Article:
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Inheritance. ITK 169 Fall 2003. Base Class. Also called the Parent Class This is the class that later classes will be build on. Suppose the Red Bird Rec Center decided to keep track of those members who play table tennis. Consider the base class Player listed on the next slide.

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Inheritance l.jpg

Inheritance

ITK 169

Fall 2003


Base class l.jpg
Base Class

  • Also called the Parent Class

  • This is the class that later classes will be build on.

  • Suppose the Red Bird Rec Center decided to keep track of those members who play table tennis.

  • Consider the base class Player listed on the next slide.


Slide4 l.jpg

class Player

{

private:

string fName,

lName;

bool hasTable;

public:

// default and special constructor in one using default values…

Player(const string& first = "empty", const string& last = "empty", bool table = false);

void set_fName(const string& first) { fName = first; }

void set_lName(const string& last) { lName = last; }

void set_hasTable(bool table) { hasTable = table; }

string get_fullnameLF()const { return (lName + ", " + fName); }

string get_fullnameFL()const { return (fName + " " + lName); }

bool get_hasTable()const { return hasTable; }

void printNameFL(ostream& outs) { outs << fName << " " << lName; }

friend ostream& operator <<(ostream& outs, const Player& aPlayer);

};


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Derived Class

  • Some members have played in local table tennis tournaments.

  • They would like the class to include the point ratings they’ve earned.

  • Rather than start from scratch, you can derive a class from the Player class.

  • RatedPlayer will be the derived class.


Notice public player l.jpg
Notice - :public Player

class RatedPlayer : public Player

{

private:

unsigned int rating;

public:

// default and special constructor in one using default values…

RatedPlayer(unsigned int rt = 0, const string& first = "empty", const string& last = "empty", bool table = false);

// constructor to add a rating to an existing player

RatedPlayer(unsigned int rate, const Player& aPlayer);

void set_rating(unsigned int num) { rating = num; }

unsigned int get_rating() { return rating; }

};


Public derivation l.jpg
Public Derivation

  • In the class header : public Player is added to indicate that

    • RatedPlayer is derived from Player,

    • and that Player is a public base class.

  • With public derivation, all public members of the base class become public members of the derived class.

  • The private portions of the base class become part of the derived class but they can only be accessed through public and protected methods of the base class.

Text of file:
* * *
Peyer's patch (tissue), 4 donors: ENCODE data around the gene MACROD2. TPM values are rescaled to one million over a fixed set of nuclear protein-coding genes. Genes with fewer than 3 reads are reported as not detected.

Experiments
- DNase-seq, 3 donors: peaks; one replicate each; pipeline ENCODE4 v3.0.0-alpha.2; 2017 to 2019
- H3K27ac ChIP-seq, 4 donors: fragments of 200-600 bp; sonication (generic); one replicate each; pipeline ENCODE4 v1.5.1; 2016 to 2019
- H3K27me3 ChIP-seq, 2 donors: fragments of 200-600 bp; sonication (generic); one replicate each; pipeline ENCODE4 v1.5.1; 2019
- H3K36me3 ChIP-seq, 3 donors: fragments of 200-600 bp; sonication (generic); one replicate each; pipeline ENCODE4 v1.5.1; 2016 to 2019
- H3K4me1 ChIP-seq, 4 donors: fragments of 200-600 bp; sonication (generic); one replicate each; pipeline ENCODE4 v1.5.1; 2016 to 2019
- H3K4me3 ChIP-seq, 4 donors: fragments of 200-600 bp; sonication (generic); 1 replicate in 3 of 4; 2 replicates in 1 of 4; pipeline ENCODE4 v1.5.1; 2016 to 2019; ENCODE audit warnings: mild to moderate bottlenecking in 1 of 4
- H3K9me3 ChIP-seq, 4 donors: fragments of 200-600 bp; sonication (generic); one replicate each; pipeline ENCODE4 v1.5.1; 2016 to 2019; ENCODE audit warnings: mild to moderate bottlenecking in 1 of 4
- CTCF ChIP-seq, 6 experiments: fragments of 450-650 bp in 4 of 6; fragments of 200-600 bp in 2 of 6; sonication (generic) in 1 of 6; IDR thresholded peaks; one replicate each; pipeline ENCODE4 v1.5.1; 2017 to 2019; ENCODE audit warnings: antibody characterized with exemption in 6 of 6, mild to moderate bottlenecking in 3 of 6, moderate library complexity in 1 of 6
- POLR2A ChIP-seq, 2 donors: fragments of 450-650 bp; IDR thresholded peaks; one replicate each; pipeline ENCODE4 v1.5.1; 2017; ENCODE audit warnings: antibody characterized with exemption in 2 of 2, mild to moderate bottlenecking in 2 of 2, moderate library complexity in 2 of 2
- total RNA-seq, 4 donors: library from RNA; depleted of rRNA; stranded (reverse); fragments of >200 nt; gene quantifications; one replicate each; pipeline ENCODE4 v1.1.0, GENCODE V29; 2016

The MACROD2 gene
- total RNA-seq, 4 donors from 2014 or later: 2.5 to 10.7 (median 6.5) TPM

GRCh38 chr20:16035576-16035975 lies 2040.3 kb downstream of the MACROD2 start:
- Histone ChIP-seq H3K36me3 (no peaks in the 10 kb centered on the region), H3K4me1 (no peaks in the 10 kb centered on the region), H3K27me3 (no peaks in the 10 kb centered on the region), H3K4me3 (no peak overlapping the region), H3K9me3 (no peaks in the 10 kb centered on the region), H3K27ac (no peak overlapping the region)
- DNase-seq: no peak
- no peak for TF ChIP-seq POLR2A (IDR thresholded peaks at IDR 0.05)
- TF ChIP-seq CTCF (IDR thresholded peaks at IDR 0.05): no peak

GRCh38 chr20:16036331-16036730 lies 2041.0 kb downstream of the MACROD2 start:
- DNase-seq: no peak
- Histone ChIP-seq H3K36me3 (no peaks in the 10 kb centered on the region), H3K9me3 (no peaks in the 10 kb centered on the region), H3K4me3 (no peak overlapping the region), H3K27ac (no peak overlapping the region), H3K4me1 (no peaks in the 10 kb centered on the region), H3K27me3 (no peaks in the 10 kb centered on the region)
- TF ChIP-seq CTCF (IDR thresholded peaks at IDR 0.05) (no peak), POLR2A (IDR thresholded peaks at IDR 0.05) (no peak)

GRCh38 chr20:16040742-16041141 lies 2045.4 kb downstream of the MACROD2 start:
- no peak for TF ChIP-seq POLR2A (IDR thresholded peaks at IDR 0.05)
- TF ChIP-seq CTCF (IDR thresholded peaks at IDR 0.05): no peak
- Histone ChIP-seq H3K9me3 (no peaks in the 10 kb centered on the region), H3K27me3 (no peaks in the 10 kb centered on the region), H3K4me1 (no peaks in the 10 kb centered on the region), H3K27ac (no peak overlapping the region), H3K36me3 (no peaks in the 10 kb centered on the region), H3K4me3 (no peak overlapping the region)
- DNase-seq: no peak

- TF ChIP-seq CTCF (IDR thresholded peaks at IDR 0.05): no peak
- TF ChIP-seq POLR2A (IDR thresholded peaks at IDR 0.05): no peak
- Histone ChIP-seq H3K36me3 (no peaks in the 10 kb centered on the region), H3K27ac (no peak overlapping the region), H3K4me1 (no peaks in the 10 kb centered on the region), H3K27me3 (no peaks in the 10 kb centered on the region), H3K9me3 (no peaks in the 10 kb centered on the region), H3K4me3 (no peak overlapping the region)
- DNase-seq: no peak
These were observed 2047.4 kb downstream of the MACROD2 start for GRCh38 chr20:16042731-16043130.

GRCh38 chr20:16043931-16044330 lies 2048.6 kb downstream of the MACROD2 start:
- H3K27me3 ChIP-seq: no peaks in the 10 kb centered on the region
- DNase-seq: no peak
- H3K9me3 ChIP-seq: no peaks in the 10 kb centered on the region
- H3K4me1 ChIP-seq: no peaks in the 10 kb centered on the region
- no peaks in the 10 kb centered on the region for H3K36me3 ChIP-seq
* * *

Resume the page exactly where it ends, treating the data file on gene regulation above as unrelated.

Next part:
• (More on protected methods later.)


Slide8 l.jpg
So…

  • An object of type RatedPlayer has in store:

    • 3 data members of Player

      • fName, lName; hasTable;

    • plus a rating.

  • An object of type RatedPlayercan use the methods of the base type and its own class.

  • An object of type Player has only 3 data members and can only access Player methods.


Derived requirements l.jpg
Derived Requirements

  • A derived class can add additional data members and member functions as needed.

  • A derived class needs its own constructors.

    • Note the constructors must provide data for the any new data member(s) AND the base data members.


Access considerations l.jpg
Access Considerations

  • A derived class does not have direct access to the private members of the base class.

  • It has to work through the base class methods.

  • In particular, the derived constructors have to use the base class constructors.


Derived constructors l.jpg
Derived Constructors

  • Each constructor includes a call to a Player constructor at the end of the parameter list - note the use of a :

    RatedPlayer::RatedPlayer(unsigned int rate, const string& first, const string& last, bool table) : Player(first, last, table)

    {

    rating = rate;

    }

    RatedPlayer::RatedPlayer(unsigned int rate, const Player& aPlayer) : Player(aPlayer), rating(rate) { }

This is call an initializer list. Note: We can have more than just the Player constructor call here.


Key points to remember l.jpg
Key Points to Remember

  • The base class object is constructed first.

  • The derived class constructor should pass base class information to a base class constructor via a member initialization list.

  • The derived class constructor should initialize those data members that were added to the derived class.


Using our 2 classes l.jpg
Using our 2 Classes

Player mickey("Mickey", "Mouse");

RatedPlayer daffy(10, "Daffy", "Duck");

cout << mickey << " plays occasionally for fun.\n";

cout << daffy << " is a serious tournament player.\n";

daffy.printNameFL(cout);

cout << " is rated " << daffy.get_rating( )

<< " out of 50, in the city tournaments.\n";


Private members l.jpg
Private Members

  • Why would a derived class NOT have direct access to private data members?

  • What about private functions?

  • Is there a “go around”?

  • Is it a good idea to allow direct access to private members (data or functions)?


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